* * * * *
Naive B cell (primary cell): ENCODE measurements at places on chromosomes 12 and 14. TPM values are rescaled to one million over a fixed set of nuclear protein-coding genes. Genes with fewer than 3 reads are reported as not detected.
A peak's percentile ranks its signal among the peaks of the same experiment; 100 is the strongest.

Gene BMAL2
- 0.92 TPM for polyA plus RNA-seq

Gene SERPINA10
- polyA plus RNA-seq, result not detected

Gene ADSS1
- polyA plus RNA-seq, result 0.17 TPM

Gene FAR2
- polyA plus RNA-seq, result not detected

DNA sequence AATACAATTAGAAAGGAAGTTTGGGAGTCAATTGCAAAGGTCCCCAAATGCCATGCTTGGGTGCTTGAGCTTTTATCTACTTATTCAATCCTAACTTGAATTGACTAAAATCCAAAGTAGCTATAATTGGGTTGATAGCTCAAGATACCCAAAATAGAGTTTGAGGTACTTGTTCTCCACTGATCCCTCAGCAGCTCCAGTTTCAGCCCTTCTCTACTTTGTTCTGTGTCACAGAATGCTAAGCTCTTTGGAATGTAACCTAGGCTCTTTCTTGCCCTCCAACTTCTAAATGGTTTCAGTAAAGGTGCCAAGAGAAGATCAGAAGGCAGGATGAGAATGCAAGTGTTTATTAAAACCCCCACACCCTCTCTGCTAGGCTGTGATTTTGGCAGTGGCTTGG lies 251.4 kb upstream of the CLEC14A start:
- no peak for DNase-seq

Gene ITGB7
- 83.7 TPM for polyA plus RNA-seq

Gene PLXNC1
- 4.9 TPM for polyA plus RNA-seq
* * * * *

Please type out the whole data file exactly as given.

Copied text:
Naive B cell (primary cell): ENCODE measurements at places on chromosomes 12 and 14. TPM values are rescaled to one million over a fixed set of nuclear protein-coding genes. Genes with fewer than 3 reads are reported as not detected.
A peak's percentile ranks its signal among the peaks of the same experiment; 100 is the strongest.

Gene BMAL2
- 0.92 TPM for polyA plus RNA-seq

Gene SERPINA10
- polyA plus RNA-seq, result not detected

Gene ADSS1
- polyA plus RNA-seq, result 0.17 TPM

Gene FAR2
- polyA plus RNA-seq, result not detected

DNA sequence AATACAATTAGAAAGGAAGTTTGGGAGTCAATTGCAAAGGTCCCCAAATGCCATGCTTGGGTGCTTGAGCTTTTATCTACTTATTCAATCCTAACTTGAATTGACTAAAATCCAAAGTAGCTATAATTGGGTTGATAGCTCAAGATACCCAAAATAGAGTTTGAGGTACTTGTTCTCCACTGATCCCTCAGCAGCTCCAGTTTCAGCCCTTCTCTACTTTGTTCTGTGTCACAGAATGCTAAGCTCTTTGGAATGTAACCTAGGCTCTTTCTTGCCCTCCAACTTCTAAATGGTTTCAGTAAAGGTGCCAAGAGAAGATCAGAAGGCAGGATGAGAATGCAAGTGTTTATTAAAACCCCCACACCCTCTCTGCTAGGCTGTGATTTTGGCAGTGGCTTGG lies 251.4 kb upstream of the CLEC14A start:
- no peak for DNase-seq

Gene ITGB7
- 83.7 TPM for polyA plus RNA-seq

Gene PLXNC1
- 4.9 TPM for polyA plus RNA-seq